If the believer will agree to be silent, or to renounce his faith, there will then be "peace and love" [Jude 2; cf 2 Cor. 13:11] such as the world, that "loves its own," [see John 15:19] is able to afford. But the true believers are not permitted to make any compromise of the kind. They are commanded to "contend earnestly for the faith once for all delivered to the saints" (Jude 3); and so long as they do this, they may lay their account with tribulation of various kinds...
The world wants peace, that it may find a respite from the judgments of God for its iniquity; and that it may enrich itself by commerce, and enjoy itself in all the good things of life...
It [Peace and safety] is the world's cry, as the cry of a woman in travail, which has been extorted by sudden and tormenting pains. It blows a trumpet in the wise and understanding ear, sounding the approach of "the day of the Lord as a thief in the night;"...
It is the cry of the world, which echoes in tones of thunder in the ears of the true believers. It is a cry in the providence of God, which is a great "sign of the times;" [Matt. 16:3] announcing that "the Lord standeth at the door and knocks" (Rev. 3:20), and is about quickly and unexpectedly to appear (Rev. 16; 22:7, 20).
Elpis Israel 1.4.
5 Ye are all the children of light, and the children of the day: we are not of the night, nor of darkness.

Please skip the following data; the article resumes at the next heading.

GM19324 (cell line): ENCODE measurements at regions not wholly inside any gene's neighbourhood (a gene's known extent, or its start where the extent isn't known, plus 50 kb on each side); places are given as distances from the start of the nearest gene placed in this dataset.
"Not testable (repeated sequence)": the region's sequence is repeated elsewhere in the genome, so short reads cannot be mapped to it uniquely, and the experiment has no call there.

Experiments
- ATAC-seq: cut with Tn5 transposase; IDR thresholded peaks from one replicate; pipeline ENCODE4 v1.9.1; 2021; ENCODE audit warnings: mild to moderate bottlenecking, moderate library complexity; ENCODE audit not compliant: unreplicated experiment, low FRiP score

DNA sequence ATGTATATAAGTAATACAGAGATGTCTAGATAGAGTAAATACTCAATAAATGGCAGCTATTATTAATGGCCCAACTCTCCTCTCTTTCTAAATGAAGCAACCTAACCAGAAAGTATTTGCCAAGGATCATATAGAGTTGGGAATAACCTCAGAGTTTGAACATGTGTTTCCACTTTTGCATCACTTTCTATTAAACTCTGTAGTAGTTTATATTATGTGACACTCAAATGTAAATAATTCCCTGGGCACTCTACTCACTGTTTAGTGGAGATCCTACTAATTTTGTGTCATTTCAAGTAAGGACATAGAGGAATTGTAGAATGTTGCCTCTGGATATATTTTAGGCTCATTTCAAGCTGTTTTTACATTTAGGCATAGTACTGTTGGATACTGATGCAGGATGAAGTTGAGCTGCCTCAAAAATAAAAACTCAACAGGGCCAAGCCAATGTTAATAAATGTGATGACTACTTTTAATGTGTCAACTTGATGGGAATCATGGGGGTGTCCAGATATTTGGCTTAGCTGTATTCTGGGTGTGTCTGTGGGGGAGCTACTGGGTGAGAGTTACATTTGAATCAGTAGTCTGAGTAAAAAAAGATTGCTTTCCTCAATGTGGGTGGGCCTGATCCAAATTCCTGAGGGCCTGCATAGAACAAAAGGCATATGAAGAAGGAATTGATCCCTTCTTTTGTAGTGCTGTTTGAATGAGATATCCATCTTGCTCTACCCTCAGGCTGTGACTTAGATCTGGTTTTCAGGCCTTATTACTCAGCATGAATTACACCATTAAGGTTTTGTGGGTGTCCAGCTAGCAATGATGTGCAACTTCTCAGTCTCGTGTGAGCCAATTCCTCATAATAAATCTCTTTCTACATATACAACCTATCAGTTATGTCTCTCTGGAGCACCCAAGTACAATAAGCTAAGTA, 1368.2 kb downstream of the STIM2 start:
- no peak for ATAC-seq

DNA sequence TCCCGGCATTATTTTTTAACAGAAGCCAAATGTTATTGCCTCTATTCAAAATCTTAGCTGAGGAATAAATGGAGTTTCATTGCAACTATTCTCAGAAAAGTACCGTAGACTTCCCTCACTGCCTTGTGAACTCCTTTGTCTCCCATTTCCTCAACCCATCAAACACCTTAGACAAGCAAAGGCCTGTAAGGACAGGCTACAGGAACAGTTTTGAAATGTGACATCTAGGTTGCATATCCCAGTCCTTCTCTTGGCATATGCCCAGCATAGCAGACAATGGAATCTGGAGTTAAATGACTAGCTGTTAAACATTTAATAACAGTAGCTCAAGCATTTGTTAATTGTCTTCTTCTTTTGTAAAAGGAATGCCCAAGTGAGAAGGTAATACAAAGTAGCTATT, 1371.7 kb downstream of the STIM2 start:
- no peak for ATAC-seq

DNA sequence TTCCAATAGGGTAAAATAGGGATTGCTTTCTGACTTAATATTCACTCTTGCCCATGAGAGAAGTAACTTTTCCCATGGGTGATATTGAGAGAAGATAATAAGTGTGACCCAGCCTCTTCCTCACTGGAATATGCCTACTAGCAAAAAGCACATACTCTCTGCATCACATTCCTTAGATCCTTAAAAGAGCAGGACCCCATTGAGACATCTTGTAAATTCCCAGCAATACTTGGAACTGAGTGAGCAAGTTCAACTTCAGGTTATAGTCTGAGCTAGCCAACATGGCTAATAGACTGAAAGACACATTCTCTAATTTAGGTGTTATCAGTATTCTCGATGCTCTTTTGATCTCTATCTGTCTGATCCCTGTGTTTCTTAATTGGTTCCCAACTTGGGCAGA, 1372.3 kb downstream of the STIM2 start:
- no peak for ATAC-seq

... it will come as a thief--unexpected and undesired --upon the world, but not upon you, for ye are all the children of the light and of the day."
Paul's second letter to them found them expecting the immediate manifestation of Christ. But that this was the wrong construction of his words, appears in what he said in his second letter to the same ecclesia. He says (ch. ii, 1),
"We beseech you. brethren... that ye be not soon shaken in mind, or be troubled, neither by spirit, nor by word, nor by letter as from us, as that the day of Christ is at hand. Let no man deceive you by any means: FOR THAT DAY SHALL NOT COME, EXCEPT THERE COME A FALLING AWAY FIRST."
... "It is not necessary for me to write about times and seasons, for ye are the children of the light, and ought to know about them." Why should Paul assume they knew all about it? He gives us his reason in the 2nd Epistle:
"Remember ye not, that when I was yet with you, I TOLD YOU THESE THINGS?" (verse 5).
If they were ignorant, it was because they had forgotten what Paul told them; for Paul had told them that Christ could not be manifested until certain events foretold in the prophets had transpired.
At the same time, it cannot be denied, that their ideas of the times and seasons would, necessarily, be more imperfect and confused than ours: first because of the great distance of time which divided them from the end; and, second, because of the then impending visitation of divine judgment upon Jerusalem and the Jewish nation, foretold by Jesus, which had the effect of concentrating their interest to some extent upon their own generation, and in many cases, of creating the expectation that as God was about to come on the scene in judgment, He would not leave it without effecting their deliverance, the more especially as Jesus associated the latter with the former, as regards the succession of events, though, as time has shown, not as regards chronological sequence.
Christendom Astray - Times and Seasons